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water is always boiling, and large bubbles of air rise to the surface from the unknown regions below.
We witnessed a grand display, after many false alarms. With a slight shaking of the earth, and considerable groaning and sighing, a water column, or rather a sheaf of columns, rose higher and higher out of the basin. These columns partially sank, again and again, but continued at every renewed effort to gain greater height, till, with a final attempt, they reached the height of one hundred feet. This height was only maintained for a few seconds, and down like a telescope the whole mass sank, the entire time consumed in the display being but seven minutes and a half. The explosion was accompanied by so much steam, that the water column was partly hid. Still it was a very wonderful spectacle. At one time the Geyser is said to have been much more powerful than in our day, and to have risen between three hundred and four hundred feet every six hours; but that was in his hot and fiery youth-he is now old and feeble, and gradually builds up flinty tomb, which one day will enclose him.
The “Strokr,” or churn, is another hot spring, of such an excitable disposition, that he can be roused to activity by a trick, and made to contribute to the amusement of every passer-by. At a depth of twelve feet from the surface this Geyser, when quiet, pursues his boiling trade with not a little sound and fury; but as his throat is very narrow, it can easily be closed,
and so our friend choked. This mean act is accomplished by throwing in a few shovel-fuls of sod. Naturally enough, he warmly resents such liberties being taken with his windpipe; and thus, no sooner has the guide hurled in the proper dose, than, like a man with quinsy, the Strokr hisses and splutters, gasps and grumbles, till he can no longer contain himself, and up it all comes, boiling water, steam, and earth, in explosion after explosion, till the whole has been got rid of, and his pipe is again clear. After many efforts and much excitement, he appears for a moment to calm ; but again, apparently after thinking over it, he cannot bear the recollection, and at it he goes, almost as energetically as ever.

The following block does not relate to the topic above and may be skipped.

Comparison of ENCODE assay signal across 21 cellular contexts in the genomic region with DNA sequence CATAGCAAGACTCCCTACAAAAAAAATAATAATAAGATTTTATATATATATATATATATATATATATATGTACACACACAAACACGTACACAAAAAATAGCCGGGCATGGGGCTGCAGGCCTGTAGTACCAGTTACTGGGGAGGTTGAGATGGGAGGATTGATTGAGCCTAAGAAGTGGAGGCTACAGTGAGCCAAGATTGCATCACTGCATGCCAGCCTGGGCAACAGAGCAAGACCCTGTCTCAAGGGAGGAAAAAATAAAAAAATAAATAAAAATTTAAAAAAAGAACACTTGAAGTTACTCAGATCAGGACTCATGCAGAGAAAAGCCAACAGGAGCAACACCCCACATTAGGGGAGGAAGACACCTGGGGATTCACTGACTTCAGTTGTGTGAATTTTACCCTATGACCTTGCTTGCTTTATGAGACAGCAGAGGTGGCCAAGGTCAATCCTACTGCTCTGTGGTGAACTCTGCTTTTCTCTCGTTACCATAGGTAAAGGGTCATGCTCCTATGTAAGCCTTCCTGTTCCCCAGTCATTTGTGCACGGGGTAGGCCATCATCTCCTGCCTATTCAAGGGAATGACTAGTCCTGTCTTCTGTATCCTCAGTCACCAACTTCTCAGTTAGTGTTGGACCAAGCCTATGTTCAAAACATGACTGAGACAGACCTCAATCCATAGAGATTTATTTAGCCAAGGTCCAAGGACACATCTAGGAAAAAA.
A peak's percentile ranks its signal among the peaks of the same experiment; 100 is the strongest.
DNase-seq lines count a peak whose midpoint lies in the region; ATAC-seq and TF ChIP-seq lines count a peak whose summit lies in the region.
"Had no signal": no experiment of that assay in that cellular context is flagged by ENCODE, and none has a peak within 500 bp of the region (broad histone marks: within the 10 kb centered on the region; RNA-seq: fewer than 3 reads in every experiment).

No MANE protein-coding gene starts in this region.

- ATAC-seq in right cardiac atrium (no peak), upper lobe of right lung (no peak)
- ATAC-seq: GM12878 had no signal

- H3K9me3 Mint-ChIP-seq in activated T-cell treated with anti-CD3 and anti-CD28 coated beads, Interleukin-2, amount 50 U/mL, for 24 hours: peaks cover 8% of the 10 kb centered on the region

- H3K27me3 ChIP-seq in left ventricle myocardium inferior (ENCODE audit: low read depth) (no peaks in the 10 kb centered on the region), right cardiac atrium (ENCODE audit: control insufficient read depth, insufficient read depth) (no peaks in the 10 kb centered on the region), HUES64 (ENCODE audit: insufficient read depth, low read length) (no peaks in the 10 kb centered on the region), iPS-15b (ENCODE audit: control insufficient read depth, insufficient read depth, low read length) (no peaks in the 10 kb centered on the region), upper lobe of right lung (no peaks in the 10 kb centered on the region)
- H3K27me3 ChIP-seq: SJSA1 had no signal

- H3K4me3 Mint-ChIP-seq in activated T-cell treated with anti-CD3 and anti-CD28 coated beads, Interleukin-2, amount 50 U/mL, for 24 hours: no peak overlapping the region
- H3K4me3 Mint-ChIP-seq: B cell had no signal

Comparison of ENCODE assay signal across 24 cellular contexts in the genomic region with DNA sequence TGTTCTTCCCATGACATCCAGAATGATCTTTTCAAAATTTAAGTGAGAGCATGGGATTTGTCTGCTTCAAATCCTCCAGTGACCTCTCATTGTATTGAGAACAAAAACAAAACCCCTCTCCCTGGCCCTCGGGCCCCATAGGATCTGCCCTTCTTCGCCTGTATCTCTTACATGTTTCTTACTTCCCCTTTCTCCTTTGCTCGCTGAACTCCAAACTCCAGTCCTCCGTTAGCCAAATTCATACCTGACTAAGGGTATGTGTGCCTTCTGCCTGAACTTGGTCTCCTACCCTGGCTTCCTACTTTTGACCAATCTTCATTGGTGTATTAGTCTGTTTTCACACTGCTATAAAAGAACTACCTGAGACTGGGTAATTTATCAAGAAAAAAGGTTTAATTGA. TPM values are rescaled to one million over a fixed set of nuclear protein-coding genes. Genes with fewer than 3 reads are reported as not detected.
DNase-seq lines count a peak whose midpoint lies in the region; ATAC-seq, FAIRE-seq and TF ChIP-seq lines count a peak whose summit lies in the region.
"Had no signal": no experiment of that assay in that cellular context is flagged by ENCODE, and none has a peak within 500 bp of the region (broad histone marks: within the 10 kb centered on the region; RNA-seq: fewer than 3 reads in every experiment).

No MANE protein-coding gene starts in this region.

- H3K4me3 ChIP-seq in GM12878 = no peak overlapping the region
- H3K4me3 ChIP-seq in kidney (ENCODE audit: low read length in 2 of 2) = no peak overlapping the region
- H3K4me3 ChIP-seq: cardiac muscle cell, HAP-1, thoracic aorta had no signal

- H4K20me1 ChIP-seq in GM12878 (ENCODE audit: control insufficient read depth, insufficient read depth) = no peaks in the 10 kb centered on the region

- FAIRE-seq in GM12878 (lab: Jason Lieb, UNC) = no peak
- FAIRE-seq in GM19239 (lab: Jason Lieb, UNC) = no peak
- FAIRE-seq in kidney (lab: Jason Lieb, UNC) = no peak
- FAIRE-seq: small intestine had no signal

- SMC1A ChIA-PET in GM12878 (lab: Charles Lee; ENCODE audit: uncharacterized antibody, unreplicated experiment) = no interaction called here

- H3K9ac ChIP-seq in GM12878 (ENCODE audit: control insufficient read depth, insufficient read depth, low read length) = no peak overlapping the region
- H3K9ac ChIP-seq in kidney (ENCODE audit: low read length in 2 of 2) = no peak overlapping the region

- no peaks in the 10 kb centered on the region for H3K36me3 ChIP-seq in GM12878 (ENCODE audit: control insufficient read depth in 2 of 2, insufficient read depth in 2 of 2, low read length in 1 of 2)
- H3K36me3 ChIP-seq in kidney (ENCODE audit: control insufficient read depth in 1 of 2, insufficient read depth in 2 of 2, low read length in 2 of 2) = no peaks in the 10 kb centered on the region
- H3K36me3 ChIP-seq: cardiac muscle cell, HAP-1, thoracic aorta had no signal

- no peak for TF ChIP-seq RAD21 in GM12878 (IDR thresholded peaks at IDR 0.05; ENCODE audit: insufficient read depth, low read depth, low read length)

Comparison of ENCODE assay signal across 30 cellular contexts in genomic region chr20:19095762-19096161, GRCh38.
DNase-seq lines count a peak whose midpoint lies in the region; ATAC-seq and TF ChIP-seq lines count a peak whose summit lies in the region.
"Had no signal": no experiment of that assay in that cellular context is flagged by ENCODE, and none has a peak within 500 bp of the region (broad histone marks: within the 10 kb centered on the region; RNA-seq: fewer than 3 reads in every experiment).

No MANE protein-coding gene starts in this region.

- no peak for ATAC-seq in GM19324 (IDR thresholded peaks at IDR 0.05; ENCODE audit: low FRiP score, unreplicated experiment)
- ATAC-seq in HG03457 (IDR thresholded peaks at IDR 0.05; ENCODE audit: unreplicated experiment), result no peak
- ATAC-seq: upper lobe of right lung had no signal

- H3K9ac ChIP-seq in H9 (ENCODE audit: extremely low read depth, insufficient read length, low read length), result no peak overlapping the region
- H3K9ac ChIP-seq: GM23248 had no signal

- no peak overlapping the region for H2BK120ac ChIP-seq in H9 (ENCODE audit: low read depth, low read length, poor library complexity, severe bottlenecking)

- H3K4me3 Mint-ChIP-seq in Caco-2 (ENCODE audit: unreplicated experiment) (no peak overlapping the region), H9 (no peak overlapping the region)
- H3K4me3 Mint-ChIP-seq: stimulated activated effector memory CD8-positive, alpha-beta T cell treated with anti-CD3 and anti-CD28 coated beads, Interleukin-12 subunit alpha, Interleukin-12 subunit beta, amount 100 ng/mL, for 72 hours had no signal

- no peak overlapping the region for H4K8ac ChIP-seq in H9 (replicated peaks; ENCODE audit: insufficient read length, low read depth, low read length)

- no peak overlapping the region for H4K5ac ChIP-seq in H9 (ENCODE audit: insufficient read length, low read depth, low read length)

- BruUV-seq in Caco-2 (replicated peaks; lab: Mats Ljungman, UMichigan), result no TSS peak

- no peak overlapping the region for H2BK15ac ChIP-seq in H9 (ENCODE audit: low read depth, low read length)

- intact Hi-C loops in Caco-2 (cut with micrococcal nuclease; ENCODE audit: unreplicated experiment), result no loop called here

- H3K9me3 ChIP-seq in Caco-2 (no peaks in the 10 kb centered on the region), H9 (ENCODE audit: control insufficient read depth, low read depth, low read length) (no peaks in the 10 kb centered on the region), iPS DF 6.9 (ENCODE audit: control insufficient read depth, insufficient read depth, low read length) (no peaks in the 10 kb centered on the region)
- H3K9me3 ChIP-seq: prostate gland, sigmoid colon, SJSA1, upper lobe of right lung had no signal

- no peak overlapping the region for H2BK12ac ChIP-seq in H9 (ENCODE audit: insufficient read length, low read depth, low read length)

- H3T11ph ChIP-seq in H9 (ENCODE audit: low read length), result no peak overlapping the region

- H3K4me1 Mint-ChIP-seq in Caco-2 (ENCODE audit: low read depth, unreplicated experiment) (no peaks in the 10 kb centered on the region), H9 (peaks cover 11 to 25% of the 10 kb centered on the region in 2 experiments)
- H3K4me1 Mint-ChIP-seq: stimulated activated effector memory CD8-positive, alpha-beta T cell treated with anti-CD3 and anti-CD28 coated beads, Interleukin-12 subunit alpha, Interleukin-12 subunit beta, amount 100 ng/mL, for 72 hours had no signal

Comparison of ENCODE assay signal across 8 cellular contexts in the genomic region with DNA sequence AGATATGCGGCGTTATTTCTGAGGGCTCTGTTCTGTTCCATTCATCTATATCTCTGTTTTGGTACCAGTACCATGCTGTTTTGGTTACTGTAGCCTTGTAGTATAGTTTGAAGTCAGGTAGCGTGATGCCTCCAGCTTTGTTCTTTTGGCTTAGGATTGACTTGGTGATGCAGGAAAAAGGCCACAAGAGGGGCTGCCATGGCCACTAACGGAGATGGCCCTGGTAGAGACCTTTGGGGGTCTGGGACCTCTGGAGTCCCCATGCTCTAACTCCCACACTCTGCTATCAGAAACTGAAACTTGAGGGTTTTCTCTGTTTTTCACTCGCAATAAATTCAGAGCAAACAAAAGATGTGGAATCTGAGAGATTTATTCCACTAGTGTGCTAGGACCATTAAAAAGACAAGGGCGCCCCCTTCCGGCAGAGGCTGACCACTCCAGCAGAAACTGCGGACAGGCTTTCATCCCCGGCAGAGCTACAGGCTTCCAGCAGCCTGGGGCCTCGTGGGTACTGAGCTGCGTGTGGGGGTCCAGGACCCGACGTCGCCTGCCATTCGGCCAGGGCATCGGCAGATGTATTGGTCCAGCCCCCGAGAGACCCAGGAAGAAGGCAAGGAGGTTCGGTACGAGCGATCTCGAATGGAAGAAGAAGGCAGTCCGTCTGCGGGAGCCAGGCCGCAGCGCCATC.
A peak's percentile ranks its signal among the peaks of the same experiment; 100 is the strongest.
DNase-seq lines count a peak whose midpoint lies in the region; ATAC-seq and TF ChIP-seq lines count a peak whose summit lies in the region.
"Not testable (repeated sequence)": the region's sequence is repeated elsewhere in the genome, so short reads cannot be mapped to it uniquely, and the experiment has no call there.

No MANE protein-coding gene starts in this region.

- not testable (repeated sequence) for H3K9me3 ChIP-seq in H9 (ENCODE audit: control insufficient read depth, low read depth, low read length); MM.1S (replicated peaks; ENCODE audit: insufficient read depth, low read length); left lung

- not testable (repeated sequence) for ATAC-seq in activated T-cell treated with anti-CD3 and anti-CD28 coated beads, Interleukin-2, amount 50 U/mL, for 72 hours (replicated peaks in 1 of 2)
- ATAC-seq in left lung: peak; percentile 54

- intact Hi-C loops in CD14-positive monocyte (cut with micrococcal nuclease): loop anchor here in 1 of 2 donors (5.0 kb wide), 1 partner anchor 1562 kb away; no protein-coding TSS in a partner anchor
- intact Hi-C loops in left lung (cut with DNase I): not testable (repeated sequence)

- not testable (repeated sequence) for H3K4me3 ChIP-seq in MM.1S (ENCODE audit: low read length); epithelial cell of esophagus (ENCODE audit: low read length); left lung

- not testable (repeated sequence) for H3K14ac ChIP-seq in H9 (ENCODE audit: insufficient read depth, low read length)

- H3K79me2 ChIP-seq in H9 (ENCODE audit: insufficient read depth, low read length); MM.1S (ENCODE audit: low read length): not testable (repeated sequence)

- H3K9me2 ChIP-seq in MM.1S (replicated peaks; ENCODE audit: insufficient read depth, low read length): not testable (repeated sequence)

Adapted from " Good Words."
Fear was within the tossing bark,
When stormy winds grew loud,
And the tall mast was bowed.
And men stood breathless in their dread,
And baffled in their skill;
To the wild sea, “Be still I”
And the wind ceased-it ceased that word
Passed through the gloomy sky;
And sank beneath His eye.
And slumber settled on the deep,
And silence on the blast,
When death's fierce throes are past.
Thou that didst rule the angry hour,
And tame the tempest's mood;
O'er our dark souls to brood !
Thou that didst bow the billows' pride,
Thy mandates to fulfil,
82.-A PEEP AT THE NORTHUMBER
in-ter-vene im-port-ant en-vel-ope
Of all the coal-fields in England, Northumberland and Durham coal-field is the most important. It extends as far north as the river Coquet, and